Actually, if the ground is frozen, they just store the ‘remains’ in a stone mausoleum (burial vault)  at the base of the cemetery, till thawing season. By that time your ‘box’ may be on a shelf with several other ‘boxes’ in the little field-stone-freezer, just like  products in a grocery store,  minus the glass doors.

How poetic.

And that brings me to my point: the e-Funeral.

I suggest that the whole thing be conducted on video, and viewed at an e-Funeral Home on-line.

No one would have to leave the comfort of their homes and the mourners could offer condolences via Skype, to be taped and sent on disk to the survivors. My mother’s idea of a rentable-coffin-shell could be employed, since the final interment (lowering) is NEVER conducted in front of family, a convenient moment to remove the rental apparatus. 

A mock motorcade could be videotaped for every season of the year and inserted into the ceremony, appropriate to the season. Survivors could be video-taped in their finest attire as they entered the funeral home and left it on the day of making arrangements, or in front of a limousine or even exiting their own homes..

The completed video would be offered to the public on the day of “the funeral” and available for Eternity on the internet, appropriately, stored in  'the cloud'

As for religious services, these could be filmed in advance at various denominational edifices, and the Departed’s name inserted in key parts of the service.  St. Patrick's Cathedral could offer a video service for a "donation" of $1000.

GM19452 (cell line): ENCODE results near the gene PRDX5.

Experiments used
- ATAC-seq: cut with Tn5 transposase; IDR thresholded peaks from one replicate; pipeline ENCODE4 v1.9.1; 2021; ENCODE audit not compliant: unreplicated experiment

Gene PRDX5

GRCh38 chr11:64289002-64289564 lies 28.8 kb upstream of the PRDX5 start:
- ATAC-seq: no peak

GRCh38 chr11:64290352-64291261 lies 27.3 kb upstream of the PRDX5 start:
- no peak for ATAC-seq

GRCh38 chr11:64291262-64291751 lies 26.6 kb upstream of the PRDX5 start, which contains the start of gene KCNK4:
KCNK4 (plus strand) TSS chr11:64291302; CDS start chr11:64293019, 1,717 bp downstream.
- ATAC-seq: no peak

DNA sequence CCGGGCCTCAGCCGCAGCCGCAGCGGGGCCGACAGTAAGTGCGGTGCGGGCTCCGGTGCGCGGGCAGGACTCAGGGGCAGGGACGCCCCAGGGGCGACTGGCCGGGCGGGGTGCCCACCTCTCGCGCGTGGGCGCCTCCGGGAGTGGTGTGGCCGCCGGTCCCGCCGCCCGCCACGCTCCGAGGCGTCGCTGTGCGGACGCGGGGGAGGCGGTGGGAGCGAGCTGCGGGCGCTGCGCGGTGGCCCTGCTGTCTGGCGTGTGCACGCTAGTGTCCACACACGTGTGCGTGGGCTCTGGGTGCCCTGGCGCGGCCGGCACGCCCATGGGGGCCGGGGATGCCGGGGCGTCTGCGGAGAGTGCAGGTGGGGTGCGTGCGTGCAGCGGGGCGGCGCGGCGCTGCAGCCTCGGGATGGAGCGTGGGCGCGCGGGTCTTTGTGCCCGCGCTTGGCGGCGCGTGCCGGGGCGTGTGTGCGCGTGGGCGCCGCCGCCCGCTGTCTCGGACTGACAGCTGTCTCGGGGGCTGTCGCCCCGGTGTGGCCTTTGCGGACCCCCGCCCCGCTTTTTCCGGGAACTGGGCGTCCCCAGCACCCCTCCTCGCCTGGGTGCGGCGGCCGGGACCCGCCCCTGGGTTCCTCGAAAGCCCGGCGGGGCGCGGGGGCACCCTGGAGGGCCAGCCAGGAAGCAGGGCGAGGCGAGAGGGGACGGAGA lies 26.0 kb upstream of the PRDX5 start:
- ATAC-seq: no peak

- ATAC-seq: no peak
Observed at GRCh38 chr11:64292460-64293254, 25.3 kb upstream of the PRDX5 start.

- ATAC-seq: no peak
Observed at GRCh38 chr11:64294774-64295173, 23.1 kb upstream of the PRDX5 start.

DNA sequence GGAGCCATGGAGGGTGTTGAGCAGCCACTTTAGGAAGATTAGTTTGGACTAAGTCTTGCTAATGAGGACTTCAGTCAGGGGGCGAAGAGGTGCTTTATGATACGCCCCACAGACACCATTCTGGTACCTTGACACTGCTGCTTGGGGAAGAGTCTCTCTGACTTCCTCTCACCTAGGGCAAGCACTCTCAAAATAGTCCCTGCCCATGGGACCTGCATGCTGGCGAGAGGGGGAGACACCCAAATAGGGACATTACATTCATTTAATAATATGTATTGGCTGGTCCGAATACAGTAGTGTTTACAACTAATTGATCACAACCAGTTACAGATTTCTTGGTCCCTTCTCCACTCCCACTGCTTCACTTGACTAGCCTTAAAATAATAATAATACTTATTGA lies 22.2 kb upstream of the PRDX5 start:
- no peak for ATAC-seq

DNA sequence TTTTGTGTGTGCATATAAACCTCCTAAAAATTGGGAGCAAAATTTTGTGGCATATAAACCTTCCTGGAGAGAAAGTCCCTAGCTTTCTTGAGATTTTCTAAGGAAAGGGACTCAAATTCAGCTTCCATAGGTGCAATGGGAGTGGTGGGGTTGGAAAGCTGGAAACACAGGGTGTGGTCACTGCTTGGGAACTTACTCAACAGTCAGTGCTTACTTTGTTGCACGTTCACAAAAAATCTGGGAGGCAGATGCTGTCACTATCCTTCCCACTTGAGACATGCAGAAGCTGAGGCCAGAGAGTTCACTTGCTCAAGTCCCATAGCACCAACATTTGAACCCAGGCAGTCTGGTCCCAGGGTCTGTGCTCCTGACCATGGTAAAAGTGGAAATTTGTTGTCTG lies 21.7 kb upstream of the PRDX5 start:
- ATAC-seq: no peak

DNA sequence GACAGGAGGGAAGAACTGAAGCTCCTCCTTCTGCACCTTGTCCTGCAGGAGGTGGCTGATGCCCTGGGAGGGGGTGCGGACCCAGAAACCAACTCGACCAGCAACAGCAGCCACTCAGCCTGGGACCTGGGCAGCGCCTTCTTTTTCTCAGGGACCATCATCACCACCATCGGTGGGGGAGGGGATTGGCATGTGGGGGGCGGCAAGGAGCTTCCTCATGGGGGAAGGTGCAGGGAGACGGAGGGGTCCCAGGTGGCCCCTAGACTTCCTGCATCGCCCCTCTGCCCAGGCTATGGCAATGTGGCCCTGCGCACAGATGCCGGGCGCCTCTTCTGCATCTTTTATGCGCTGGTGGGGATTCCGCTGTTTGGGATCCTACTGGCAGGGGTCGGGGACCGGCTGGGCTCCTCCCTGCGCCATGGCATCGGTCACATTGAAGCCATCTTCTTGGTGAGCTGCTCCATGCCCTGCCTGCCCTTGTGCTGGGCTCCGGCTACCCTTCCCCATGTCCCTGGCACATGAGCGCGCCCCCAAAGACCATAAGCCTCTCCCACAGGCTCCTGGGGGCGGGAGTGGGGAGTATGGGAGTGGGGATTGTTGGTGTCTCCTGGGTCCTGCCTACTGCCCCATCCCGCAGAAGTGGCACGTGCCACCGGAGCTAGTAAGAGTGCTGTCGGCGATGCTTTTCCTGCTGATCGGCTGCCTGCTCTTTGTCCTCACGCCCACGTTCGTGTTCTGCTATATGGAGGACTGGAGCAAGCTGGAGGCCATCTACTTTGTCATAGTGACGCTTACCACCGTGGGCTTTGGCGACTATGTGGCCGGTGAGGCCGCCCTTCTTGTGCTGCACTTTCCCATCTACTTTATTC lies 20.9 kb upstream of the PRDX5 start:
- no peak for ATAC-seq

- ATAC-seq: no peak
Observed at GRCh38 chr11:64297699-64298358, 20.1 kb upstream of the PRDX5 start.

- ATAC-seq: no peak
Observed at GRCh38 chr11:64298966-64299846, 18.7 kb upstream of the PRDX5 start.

The Temple Beth Mishkan Israel in Hamden, CT could do the same. (Where local legend from my childhood had it that Arthur Miller married Marilyn Monroe.)

(One caveat: the officiating clergy person might him or herself pre-decease the object of the service and the video-tape might be rendered useless thereby. Suggestion: only the voice of the clergy person would be heard, not their face filmed.)

Eulogizers can be videotaped in the comfort of their homes and the entire service can be spliced together by a computer-editor in two hours’ time!) 

And think of the redundant sadness and tears which could be avoided thereby.

And  joy of joys, the object of all this attention (the future 'Departed') could plan the entire videotape in advance----including eulogizers---much like the 101-year-old Queen Mother planned her own state funeral ten years befor her death, right down to the streets the parade would take on its way to the FRP (final resting place).

Voila: the e-Funeral!

PS: I have been reading Mark Twain's autobiography ---- can you tell?


*  I did keep one posthumous promise to my mother. Her cemetery is next to the Sleeping Giant Golf Course where she used to play a round of nine with friends. I promised to put a golf ball on a tee over her grave at the ceremony whenever that event occurred   --- and I did.